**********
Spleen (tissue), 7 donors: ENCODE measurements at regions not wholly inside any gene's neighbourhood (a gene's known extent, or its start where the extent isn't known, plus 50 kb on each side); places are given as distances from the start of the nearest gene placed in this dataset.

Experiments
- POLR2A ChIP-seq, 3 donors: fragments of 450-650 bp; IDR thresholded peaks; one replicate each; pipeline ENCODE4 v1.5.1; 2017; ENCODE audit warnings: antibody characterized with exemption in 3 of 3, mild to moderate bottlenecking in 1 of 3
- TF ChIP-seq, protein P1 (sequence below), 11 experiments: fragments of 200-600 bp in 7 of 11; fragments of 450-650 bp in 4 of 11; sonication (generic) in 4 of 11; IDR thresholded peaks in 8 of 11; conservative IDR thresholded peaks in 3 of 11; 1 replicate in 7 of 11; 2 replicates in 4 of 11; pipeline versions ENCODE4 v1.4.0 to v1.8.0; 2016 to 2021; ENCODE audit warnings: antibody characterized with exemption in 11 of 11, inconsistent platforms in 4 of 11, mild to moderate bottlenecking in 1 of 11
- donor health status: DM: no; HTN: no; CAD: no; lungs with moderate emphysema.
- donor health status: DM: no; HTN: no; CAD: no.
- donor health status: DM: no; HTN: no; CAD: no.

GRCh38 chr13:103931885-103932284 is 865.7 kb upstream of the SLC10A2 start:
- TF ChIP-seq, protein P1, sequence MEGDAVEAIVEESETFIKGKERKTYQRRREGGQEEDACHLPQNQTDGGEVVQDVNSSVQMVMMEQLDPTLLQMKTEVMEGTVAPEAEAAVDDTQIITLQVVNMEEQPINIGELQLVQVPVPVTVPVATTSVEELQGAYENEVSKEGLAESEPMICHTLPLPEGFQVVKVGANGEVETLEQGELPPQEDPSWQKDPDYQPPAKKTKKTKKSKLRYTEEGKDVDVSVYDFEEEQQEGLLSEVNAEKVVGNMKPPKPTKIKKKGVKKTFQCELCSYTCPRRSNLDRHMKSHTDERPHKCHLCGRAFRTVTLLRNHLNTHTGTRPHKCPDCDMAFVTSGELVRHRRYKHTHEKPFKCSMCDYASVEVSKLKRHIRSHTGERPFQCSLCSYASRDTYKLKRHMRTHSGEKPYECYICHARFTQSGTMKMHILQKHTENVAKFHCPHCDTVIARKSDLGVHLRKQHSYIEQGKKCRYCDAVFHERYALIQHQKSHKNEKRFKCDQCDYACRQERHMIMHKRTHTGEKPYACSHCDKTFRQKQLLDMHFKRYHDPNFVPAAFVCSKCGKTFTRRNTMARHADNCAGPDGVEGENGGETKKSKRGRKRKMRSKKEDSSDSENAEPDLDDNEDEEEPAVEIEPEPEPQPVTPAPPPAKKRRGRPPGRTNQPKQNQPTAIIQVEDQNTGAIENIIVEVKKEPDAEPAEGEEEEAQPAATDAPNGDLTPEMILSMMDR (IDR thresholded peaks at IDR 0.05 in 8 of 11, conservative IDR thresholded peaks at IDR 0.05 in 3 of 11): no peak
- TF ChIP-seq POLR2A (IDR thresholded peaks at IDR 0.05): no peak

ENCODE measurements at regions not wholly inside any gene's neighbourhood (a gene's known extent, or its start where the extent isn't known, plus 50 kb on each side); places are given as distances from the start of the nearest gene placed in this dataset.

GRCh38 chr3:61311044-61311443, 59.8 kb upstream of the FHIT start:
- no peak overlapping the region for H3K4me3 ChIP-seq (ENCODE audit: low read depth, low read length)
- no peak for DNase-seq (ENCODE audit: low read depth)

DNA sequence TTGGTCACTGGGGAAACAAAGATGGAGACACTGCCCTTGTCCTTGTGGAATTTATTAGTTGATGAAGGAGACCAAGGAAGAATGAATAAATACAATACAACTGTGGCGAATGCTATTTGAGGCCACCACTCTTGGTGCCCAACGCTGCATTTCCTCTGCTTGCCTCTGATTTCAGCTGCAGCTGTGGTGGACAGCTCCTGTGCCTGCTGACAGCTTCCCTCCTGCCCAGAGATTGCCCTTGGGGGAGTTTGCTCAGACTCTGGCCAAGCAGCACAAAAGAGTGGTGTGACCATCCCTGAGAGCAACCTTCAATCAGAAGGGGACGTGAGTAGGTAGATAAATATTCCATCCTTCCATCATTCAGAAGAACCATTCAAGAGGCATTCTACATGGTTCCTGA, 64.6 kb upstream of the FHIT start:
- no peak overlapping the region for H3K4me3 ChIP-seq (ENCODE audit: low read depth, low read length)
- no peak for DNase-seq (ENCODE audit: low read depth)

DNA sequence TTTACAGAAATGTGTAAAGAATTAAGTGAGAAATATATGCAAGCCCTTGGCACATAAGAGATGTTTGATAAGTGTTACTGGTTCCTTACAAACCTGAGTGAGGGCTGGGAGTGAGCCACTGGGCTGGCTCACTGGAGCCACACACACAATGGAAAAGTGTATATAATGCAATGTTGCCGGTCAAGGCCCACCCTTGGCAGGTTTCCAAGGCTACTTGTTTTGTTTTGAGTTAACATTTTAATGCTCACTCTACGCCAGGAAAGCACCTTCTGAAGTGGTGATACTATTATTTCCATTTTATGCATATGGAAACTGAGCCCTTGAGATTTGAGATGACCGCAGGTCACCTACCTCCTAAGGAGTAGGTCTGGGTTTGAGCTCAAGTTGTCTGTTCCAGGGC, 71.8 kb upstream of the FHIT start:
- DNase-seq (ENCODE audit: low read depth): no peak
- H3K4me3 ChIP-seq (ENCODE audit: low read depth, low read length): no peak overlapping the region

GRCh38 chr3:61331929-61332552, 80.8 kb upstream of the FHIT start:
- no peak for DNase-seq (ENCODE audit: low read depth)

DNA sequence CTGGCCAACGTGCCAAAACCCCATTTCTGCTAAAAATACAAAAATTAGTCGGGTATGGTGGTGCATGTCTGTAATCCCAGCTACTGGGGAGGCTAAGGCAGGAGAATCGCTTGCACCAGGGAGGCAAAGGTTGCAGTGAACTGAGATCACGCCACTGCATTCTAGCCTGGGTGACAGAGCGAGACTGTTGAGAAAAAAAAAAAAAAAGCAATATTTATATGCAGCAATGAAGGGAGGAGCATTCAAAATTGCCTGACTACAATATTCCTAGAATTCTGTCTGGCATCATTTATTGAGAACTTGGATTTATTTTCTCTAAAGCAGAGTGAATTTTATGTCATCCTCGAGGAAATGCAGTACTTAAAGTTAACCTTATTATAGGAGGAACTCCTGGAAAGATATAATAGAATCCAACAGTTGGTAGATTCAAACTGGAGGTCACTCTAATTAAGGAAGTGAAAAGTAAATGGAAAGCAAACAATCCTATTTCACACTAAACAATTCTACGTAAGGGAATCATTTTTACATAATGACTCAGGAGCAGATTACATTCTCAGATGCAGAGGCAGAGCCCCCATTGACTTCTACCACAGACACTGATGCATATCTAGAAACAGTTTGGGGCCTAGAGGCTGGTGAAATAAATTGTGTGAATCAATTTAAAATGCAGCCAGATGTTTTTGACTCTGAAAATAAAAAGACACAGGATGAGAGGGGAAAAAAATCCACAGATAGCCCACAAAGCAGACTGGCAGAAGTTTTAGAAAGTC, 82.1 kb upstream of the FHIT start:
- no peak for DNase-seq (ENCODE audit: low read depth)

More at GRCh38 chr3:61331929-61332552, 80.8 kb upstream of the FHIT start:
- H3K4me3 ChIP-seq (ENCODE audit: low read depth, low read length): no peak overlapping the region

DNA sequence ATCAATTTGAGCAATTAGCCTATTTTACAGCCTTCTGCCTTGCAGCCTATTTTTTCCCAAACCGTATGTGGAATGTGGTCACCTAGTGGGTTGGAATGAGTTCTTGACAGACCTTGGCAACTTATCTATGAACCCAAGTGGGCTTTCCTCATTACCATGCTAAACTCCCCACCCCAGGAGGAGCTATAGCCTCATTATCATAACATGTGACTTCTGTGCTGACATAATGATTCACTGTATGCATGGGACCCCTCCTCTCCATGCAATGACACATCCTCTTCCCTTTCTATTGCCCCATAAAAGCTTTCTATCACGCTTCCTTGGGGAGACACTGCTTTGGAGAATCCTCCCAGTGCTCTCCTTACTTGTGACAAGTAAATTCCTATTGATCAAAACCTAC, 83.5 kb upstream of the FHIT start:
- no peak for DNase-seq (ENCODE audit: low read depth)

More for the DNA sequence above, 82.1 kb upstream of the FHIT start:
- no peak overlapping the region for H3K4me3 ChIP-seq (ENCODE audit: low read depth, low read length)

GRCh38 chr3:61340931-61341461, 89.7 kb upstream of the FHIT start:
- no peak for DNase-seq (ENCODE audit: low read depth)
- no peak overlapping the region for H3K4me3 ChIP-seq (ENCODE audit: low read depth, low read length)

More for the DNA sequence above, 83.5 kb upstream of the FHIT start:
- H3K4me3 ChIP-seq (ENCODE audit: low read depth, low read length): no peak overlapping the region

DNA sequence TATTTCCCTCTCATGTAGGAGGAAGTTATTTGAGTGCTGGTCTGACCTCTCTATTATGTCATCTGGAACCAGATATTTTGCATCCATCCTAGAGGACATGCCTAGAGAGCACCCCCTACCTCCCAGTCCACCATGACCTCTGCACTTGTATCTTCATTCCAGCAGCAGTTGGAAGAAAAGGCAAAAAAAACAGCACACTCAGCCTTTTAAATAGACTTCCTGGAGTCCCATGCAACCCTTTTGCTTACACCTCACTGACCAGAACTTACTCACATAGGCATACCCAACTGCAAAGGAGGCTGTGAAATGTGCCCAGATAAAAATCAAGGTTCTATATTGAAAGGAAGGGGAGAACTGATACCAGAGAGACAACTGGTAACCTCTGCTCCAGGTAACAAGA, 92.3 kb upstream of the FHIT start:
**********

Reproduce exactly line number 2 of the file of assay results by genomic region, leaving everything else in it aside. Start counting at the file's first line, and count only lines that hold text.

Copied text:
Experiments